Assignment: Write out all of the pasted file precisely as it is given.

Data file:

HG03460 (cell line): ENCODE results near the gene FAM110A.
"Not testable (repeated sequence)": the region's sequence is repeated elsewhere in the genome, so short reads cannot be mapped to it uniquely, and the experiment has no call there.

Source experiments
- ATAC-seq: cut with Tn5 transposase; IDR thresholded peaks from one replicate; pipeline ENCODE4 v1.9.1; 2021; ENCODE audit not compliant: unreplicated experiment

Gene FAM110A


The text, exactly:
HG03460 (cell line): ENCODE results near the gene FAM110A.
"Not testable (repeated sequence)": the region's sequence is repeated elsewhere in the genome, so short reads cannot be mapped to it uniquely, and the experiment has no call there.

Source experiments
- ATAC-seq: cut with Tn5 transposase; IDR thresholded peaks from one replicate; pipeline ENCODE4 v1.9.1; 2021; ENCODE audit not compliant: unreplicated experiment

Gene FAM110A